Indiana University allows students to take courses in five Latin American and Caribbean languages: Portuguese and Spanish are offered through the Department of Spanish and Portuguese, while the Center for Latin American and Caribbean Studies offers courses in Haitian Creole and Maya. In addition, Quechua is available via synchronous distance learning from the University of Michigan, through the Big Ten Academic Alliance (BTAA).
Haitian Creole is spoken by Haiti's entire population of over 8 million and nearly 1 million people in the Haitian-American Diaspora in the U.S. Haitian Creole, the second official language of Haiti, is closely related to other French Creole languages of the area – those spoken in Guadeloupe, Martinique, Dominica, St. Lucia, as well as in French Guyana and Louisiana.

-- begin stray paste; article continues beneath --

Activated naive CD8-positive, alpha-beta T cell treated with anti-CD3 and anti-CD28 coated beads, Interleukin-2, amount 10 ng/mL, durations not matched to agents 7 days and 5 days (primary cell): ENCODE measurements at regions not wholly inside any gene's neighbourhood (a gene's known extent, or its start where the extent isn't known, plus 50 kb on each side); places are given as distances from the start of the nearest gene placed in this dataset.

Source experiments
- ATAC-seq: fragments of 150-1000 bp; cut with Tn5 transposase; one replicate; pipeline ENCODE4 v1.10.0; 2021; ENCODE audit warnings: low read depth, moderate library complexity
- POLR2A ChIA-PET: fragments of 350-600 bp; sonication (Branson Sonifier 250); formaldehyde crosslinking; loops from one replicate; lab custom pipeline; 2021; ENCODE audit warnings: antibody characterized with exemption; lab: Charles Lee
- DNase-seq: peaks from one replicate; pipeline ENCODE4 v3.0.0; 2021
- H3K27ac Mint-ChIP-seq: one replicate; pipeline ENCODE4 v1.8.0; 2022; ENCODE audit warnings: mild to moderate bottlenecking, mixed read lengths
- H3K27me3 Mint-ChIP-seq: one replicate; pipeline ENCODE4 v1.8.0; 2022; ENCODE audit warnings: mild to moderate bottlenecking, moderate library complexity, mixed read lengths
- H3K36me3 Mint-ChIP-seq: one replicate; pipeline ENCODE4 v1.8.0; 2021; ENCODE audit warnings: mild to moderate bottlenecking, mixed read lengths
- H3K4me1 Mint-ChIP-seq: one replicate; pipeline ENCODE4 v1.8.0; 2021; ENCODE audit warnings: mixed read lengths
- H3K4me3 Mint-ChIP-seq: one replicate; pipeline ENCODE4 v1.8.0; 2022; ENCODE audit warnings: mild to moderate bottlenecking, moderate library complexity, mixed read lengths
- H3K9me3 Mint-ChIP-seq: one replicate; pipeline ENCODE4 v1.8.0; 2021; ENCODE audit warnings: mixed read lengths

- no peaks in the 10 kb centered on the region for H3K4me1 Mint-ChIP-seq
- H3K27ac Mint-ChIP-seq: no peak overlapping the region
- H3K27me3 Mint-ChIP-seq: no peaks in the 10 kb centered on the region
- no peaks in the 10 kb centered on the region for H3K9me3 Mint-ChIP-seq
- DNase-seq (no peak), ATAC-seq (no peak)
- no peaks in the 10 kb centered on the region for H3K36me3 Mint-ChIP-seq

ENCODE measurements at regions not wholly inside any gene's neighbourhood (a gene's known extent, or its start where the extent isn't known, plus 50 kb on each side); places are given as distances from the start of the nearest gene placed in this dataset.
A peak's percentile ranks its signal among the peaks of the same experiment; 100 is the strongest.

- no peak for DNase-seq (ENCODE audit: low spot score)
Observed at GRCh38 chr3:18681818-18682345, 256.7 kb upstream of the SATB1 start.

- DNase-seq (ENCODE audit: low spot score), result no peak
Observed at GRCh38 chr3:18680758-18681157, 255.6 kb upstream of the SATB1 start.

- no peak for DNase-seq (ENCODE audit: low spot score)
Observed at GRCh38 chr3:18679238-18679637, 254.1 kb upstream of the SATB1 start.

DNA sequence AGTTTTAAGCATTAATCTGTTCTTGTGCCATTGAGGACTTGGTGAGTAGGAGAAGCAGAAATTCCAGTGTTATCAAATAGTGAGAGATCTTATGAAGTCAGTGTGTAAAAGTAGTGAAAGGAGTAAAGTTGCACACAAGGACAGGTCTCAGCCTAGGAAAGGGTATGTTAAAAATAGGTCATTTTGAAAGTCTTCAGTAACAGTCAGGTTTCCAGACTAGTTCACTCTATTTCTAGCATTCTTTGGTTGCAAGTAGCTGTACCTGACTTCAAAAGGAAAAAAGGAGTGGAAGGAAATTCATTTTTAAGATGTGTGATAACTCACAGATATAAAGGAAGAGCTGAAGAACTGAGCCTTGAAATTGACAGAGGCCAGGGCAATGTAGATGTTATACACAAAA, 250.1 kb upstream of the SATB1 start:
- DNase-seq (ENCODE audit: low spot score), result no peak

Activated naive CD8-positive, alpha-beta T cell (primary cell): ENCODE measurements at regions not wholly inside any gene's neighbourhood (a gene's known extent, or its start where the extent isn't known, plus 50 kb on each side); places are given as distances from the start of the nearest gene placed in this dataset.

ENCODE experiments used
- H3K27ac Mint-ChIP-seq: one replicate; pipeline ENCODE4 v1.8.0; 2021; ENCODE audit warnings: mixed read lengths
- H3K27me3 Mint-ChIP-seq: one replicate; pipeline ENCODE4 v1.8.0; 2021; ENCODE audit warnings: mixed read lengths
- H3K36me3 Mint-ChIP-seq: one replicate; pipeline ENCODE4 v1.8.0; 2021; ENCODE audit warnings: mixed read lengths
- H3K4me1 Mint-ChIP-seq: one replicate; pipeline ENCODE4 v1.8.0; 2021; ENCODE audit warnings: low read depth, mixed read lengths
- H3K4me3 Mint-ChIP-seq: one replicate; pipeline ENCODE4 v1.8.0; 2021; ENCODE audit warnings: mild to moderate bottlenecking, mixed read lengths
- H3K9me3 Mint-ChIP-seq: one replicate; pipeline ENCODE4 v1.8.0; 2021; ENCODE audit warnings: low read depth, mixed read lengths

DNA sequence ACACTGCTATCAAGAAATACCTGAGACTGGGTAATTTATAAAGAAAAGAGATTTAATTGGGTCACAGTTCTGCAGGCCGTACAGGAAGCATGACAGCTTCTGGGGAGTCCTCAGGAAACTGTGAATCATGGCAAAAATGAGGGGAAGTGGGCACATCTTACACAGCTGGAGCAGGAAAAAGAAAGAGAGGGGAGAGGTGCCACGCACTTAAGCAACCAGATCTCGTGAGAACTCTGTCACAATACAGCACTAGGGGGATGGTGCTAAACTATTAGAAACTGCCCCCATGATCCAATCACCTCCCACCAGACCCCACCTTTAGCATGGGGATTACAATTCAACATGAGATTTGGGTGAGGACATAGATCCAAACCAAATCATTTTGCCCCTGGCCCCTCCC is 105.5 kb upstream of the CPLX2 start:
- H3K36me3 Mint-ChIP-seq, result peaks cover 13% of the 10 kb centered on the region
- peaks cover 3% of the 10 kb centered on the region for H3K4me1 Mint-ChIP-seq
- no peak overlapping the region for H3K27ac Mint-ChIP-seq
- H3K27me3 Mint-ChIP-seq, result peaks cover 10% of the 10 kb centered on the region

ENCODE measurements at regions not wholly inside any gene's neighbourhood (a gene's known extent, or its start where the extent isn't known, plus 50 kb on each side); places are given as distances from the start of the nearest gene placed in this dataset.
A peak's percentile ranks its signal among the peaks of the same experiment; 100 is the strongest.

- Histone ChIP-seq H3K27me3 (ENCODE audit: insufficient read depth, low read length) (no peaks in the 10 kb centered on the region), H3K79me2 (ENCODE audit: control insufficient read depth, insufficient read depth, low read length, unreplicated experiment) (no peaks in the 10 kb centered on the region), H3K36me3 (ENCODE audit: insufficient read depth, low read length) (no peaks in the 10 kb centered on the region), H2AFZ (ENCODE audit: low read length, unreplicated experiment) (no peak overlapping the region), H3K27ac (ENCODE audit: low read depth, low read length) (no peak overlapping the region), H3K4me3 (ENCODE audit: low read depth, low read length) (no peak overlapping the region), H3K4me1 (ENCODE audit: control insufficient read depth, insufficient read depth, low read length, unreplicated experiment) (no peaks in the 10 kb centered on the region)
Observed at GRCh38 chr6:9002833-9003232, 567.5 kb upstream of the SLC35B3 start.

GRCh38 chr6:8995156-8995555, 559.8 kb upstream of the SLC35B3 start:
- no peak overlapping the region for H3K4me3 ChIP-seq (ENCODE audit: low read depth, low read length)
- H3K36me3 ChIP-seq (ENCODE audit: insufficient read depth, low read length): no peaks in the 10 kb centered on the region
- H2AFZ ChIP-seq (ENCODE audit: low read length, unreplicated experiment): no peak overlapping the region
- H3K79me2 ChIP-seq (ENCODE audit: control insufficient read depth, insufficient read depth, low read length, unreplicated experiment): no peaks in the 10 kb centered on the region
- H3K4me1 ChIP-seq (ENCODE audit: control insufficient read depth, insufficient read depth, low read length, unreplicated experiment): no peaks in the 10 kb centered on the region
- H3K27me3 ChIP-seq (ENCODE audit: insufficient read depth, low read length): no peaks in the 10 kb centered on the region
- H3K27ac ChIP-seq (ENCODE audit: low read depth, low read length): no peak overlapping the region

Maya is a Mayan language spoken in the Yucatán Peninsula and northern Belize. To native speakers, it is known only as Maya – "Yucatec" is a tag linguists use to distinguish it from other Mayan languages (such as K'iche' and Itza' Maya). In the Mexican states of Yucatán, some parts of Campeche, Tabasco, Chiapas, and Quintana Roo, Maya remains many speakers' first language, with approximately 1 million speakers.
Quechua is the language (or more accurately, a family of languages) of the Inca Empire, currently spoken by more than 13 million people in the Andean republics of South America, an area extending from southern Colombia to northern Argentina and Chile (and including Bolivia, Peru, and Ecuador).